Capping a year of extraordinary growth – on average, an additional million households shopped online each month in 2020 compared to 2019 – online was a critical channel for Australian shoppers in the festive season. Half of all pre-Christmas online purchases took place in the last two weeks of November; compared to 44% in 2019 and online purchase growth for this period was up 54% year-on-year (YOY).1
But according to Futurist Anders Sörman-Nilsson, not all retailers will reap the rewards. He predicts a “K-shaped recovery” after a year of the ‘stay at home’ economy. “There will be winners and losers, and this massive accelerator of digital transformation may be the death knell for some incumbent retailers,” he says.
To help make sure your business is on the upward trajectory of that ‘K’, Anders says it’s important to acknowledge that “consumers are unlikely to return to the ‘old normal’ of physical retail. It’s time to invest in the enduring trends that are shaping the retail landscape, beyond the virus.” He describes this as the possibility of a “new retail renaissance.”
According to recent EY research, there are two types of retail: the quick and seamless transaction of ‘buying’ and the engaging experiences of ‘shopping’.1 Both moved increasingly online in 2020 when physical outlets were forced to close. Retailers who can create great experiences and exceptional service online or in store will have the best chance of winning consumer loyalty in the long term.2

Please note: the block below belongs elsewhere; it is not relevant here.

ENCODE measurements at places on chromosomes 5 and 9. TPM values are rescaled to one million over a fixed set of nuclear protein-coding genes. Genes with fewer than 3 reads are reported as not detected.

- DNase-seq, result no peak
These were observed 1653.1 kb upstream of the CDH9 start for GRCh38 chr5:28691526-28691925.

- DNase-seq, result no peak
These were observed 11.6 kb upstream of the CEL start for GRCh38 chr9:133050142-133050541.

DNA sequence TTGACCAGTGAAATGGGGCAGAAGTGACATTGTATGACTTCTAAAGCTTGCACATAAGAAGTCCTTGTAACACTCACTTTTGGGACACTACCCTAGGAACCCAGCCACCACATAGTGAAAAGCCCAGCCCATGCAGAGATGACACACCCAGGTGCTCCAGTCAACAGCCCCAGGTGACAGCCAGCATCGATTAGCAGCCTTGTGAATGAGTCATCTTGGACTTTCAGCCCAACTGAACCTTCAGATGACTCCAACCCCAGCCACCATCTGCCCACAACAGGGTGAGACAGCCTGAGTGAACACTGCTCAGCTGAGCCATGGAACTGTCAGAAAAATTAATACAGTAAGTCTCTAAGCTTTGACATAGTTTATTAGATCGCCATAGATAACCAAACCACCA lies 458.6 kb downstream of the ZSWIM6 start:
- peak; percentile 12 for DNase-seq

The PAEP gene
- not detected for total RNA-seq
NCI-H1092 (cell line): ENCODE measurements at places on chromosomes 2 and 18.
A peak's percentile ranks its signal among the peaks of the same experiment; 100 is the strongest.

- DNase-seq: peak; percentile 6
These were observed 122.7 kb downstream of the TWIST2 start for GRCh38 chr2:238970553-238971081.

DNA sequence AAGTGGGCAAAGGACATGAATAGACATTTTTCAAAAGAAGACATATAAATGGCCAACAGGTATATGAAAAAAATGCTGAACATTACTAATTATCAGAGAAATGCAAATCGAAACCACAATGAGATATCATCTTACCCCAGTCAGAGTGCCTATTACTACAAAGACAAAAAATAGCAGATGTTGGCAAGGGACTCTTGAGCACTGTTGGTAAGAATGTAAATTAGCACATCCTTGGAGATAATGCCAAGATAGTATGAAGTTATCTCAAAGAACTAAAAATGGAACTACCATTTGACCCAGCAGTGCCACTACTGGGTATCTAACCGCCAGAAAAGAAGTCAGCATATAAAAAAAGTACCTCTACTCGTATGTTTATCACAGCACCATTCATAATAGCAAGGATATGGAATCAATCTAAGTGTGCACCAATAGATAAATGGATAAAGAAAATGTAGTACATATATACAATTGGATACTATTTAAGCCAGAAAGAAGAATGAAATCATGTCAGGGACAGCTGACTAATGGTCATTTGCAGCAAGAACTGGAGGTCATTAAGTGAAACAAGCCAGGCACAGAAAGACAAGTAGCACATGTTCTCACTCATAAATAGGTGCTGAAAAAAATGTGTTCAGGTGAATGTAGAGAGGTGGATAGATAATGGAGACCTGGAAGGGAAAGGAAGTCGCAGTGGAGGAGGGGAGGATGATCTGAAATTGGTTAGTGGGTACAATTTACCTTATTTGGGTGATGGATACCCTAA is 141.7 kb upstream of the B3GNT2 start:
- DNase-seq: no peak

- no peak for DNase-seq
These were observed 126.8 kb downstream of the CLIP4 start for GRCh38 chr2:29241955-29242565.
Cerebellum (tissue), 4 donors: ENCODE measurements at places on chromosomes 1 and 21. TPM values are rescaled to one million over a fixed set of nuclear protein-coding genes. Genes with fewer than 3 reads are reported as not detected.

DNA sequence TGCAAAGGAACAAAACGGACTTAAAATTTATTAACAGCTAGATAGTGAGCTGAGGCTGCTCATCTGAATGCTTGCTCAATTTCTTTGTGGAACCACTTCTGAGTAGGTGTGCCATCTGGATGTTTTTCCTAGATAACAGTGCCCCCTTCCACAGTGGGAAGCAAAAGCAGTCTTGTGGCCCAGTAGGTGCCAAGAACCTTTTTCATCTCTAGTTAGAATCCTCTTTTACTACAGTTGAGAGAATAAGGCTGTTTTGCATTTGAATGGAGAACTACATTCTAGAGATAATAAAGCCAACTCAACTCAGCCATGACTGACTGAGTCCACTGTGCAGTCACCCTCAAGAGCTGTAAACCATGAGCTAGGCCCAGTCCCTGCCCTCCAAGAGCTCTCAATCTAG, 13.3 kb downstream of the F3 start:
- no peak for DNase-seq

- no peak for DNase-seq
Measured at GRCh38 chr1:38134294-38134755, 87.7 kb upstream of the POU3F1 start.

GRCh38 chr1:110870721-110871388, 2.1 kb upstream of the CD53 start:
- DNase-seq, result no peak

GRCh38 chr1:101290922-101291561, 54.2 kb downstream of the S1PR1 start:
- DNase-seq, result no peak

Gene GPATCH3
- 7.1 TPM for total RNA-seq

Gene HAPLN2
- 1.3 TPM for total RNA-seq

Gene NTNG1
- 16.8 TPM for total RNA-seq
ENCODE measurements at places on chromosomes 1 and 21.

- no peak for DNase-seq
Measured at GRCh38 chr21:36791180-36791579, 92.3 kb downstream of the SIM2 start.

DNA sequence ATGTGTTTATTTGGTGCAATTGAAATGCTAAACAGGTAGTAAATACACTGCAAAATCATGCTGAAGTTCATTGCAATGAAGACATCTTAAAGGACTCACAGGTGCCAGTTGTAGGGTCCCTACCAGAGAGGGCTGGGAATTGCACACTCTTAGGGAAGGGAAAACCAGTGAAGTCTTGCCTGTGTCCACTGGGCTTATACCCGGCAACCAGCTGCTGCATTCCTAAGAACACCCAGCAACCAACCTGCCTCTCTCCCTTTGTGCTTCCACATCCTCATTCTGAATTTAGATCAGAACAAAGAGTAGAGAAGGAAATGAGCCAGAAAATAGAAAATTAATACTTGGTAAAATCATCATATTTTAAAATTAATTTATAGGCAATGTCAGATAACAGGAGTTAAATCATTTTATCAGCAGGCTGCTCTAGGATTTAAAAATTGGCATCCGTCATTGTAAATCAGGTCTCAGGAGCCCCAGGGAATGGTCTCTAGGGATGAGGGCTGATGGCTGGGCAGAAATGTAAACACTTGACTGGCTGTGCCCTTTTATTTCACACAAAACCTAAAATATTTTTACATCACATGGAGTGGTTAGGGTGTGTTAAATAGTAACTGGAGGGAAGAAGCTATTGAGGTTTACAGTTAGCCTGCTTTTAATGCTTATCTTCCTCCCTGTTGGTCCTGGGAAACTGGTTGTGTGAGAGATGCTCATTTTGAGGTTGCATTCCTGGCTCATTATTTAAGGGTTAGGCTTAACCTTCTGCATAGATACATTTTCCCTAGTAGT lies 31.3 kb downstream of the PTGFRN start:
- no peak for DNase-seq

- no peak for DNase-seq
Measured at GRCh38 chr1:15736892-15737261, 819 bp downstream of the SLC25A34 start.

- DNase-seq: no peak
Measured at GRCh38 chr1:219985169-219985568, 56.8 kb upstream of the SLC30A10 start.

Re-think the flagship
With reduced shopping centre and city centre foot traffic, some iconic Australian brands are considering downsizing their physical store footprint.3 But there is more to this than the short-term impact of social distancing, according to Anders.
“Part of this is a de-urbanisation trend – people are untethering from the CBD and moving to regional areas because they can work anywhere,” he explains. “This ‘connect-ography’ raises questions for brands that previously had a big presence in the CBD.”
He suggests smaller local stores could provide a more personalised service in a ‘village high street’ environment. “We are seeing shifts towards hyper-localisation within our communities,” he adds.
“People are becoming much more purposeful in their shopping, partly around safety,” noted Australian Retailers Association CEO Paul Zahra at The Australian’s eCommerce Summit in October 2020. He said the quick move to local shopping meant the high street did particularly well. “But I think retail stores and online will operate hand-in-hand. It’s not one or the other.”4
It’s important to note the ongoing shift to online shopping will not reduce an overall need for physical space. Estimates suggest every dollar spent on eCommerce requires four more metres of space for storage, sorting, deliveries and returns compared with a bricks and mortar store.5
Future-proof supply chains
In 2020, the fragility of global supply chains became clear. “When the pandemic hit, there was no slack in the system,” says Anders. “We need to think differently about how we source goods – that might mean looking at local suppliers, at sustainability, and at digital traceability.”